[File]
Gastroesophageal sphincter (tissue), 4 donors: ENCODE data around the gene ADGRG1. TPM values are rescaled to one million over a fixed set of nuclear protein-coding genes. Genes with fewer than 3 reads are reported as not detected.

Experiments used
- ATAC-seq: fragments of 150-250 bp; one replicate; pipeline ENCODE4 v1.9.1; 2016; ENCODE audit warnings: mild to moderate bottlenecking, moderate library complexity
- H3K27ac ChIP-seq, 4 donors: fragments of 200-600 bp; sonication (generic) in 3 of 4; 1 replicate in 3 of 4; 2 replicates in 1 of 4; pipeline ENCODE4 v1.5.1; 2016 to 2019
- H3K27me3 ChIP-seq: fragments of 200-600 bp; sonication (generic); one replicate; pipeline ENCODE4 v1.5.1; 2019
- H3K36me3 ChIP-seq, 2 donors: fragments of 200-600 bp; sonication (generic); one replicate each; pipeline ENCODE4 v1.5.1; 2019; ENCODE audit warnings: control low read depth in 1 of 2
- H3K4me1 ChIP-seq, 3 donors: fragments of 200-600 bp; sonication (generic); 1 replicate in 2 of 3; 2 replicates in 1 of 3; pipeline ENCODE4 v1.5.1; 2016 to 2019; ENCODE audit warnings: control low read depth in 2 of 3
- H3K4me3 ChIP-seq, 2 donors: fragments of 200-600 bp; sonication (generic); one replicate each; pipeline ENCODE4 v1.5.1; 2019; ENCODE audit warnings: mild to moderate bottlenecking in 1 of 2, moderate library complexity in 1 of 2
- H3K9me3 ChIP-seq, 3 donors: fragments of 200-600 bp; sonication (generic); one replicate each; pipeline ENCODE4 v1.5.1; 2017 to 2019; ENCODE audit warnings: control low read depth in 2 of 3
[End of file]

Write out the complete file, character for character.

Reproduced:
Gastroesophageal sphincter (tissue), 4 donors: ENCODE data around the gene ADGRG1. TPM values are rescaled to one million over a fixed set of nuclear protein-coding genes. Genes with fewer than 3 reads are reported as not detected.

Experiments used
- ATAC-seq: fragments of 150-250 bp; one replicate; pipeline ENCODE4 v1.9.1; 2016; ENCODE audit warnings: mild to moderate bottlenecking, moderate library complexity
- H3K27ac ChIP-seq, 4 donors: fragments of 200-600 bp; sonication (generic) in 3 of 4; 1 replicate in 3 of 4; 2 replicates in 1 of 4; pipeline ENCODE4 v1.5.1; 2016 to 2019
- H3K27me3 ChIP-seq: fragments of 200-600 bp; sonication (generic); one replicate; pipeline ENCODE4 v1.5.1; 2019
- H3K36me3 ChIP-seq, 2 donors: fragments of 200-600 bp; sonication (generic); one replicate each; pipeline ENCODE4 v1.5.1; 2019; ENCODE audit warnings: control low read depth in 1 of 2
- H3K4me1 ChIP-seq, 3 donors: fragments of 200-600 bp; sonication (generic); 1 replicate in 2 of 3; 2 replicates in 1 of 3; pipeline ENCODE4 v1.5.1; 2016 to 2019; ENCODE audit warnings: control low read depth in 2 of 3
- H3K4me3 ChIP-seq, 2 donors: fragments of 200-600 bp; sonication (generic); one replicate each; pipeline ENCODE4 v1.5.1; 2019; ENCODE audit warnings: mild to moderate bottlenecking in 1 of 2, moderate library complexity in 1 of 2
- H3K9me3 ChIP-seq, 3 donors: fragments of 200-600 bp; sonication (generic); one replicate each; pipeline ENCODE4 v1.5.1; 2017 to 2019; ENCODE audit warnings: control low read depth in 2 of 3